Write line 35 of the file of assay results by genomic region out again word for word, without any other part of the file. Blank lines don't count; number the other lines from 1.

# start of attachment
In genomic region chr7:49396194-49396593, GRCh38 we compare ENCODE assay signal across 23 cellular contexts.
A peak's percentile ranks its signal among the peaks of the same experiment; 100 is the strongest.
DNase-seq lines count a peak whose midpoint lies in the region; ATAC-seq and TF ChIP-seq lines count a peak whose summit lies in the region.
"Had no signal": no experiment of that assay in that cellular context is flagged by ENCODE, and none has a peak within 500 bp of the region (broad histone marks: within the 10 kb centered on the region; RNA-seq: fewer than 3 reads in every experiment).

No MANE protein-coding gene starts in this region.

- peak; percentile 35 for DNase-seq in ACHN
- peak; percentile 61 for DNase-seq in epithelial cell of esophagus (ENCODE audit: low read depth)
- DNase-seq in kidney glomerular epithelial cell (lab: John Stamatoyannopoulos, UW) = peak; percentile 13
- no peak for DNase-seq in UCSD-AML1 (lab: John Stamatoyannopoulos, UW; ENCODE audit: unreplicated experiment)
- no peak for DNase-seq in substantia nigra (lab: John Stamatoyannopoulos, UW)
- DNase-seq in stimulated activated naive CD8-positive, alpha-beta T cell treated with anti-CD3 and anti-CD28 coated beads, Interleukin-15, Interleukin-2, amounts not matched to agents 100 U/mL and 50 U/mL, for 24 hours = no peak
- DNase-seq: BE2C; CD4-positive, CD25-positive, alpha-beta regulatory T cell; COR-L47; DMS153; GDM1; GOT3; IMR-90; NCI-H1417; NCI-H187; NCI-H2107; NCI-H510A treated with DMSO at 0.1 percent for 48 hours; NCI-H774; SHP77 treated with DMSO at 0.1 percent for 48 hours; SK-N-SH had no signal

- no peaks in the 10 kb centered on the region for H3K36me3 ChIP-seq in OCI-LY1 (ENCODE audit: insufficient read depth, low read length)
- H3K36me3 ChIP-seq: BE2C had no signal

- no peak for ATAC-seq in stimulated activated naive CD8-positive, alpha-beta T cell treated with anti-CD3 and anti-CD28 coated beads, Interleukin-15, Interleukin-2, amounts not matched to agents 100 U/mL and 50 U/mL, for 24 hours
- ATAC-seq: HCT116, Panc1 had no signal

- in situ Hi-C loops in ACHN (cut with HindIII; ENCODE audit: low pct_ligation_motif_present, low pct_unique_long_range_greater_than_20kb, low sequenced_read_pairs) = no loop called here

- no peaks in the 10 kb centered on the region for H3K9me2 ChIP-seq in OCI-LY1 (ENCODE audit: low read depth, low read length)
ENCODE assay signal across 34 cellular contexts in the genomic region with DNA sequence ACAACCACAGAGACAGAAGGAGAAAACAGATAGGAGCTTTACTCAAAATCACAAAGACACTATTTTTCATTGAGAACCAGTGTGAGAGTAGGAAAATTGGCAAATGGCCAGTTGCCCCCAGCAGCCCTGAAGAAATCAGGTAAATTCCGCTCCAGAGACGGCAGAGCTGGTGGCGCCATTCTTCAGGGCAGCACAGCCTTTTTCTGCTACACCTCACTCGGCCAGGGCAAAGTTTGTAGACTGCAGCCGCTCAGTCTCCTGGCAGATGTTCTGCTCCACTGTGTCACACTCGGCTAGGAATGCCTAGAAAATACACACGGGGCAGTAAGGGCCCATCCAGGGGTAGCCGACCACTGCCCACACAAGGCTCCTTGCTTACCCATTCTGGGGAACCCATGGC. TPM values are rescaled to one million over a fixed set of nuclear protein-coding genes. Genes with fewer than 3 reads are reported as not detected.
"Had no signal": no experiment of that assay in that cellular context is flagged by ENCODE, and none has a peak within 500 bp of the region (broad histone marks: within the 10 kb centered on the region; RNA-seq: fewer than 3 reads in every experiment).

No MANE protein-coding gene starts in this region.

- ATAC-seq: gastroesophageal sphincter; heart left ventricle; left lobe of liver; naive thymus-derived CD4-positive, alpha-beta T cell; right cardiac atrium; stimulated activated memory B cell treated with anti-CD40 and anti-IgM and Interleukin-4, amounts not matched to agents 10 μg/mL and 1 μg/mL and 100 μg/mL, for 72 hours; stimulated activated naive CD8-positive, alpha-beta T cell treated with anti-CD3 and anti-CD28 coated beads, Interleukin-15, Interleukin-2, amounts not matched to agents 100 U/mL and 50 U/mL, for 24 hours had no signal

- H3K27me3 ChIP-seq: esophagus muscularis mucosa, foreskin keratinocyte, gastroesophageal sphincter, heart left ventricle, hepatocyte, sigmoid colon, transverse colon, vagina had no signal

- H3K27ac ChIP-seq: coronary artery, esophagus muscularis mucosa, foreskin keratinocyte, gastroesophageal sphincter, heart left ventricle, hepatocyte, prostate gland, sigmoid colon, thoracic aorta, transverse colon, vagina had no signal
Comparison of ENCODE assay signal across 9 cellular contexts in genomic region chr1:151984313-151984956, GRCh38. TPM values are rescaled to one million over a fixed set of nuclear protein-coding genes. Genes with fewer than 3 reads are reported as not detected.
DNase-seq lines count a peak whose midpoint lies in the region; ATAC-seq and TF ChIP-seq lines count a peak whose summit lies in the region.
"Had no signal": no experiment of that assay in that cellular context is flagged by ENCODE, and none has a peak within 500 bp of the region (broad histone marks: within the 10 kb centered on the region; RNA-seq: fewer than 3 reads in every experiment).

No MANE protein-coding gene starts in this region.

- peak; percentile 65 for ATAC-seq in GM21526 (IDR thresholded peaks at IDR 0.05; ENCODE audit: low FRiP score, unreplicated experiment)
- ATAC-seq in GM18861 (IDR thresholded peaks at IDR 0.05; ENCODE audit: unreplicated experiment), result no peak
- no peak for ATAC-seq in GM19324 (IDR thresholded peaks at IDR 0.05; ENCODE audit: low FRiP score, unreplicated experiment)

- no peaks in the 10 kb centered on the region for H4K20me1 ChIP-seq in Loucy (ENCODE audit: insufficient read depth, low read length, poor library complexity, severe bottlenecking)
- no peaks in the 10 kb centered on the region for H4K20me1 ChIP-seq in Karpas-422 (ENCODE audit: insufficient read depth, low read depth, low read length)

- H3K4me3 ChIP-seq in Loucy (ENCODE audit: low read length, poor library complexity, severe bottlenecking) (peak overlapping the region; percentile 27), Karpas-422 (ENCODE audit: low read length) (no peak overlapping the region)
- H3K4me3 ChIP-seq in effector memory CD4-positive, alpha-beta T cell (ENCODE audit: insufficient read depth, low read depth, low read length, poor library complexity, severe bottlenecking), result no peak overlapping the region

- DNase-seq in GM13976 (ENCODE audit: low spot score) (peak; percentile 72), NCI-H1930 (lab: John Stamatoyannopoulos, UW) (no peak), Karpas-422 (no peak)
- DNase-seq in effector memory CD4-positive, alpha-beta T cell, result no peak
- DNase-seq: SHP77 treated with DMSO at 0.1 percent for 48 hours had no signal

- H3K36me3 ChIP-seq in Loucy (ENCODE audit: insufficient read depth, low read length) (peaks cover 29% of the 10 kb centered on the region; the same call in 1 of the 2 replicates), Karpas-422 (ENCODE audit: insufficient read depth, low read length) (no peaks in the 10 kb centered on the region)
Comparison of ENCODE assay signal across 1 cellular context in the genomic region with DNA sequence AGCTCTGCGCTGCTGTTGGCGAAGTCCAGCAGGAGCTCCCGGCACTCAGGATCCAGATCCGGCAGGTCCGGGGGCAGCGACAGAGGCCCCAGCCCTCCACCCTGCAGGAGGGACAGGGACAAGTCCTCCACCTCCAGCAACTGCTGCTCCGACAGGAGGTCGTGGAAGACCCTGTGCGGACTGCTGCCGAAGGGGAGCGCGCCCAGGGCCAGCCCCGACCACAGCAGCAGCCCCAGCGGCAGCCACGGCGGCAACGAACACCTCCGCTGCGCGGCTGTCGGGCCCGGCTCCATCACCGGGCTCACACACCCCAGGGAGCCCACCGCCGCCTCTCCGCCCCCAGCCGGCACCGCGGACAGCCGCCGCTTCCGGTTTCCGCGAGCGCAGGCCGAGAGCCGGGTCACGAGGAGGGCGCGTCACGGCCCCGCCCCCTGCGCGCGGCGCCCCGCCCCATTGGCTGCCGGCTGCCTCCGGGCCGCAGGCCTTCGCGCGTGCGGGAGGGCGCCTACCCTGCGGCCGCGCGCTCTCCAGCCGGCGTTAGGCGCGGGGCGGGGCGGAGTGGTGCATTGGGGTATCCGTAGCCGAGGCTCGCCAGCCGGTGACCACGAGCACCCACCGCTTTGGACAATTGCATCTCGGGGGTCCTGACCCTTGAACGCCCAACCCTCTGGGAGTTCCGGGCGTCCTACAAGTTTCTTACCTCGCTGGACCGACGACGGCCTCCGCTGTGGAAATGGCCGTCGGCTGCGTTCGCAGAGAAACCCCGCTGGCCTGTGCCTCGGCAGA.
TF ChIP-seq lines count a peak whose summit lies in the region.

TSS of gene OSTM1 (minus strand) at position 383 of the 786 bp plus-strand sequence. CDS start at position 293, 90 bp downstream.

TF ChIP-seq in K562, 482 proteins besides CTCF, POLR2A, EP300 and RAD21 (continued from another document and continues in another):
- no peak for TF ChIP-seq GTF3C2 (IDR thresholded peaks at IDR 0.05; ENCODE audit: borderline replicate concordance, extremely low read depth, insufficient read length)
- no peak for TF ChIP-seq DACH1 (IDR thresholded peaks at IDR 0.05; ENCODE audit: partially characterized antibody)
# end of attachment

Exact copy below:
- H3K4me3 ChIP-seq in effector memory CD4-positive, alpha-beta T cell (ENCODE audit: insufficient read depth, low read depth, low read length, poor library complexity, severe bottlenecking), result no peak overlapping the region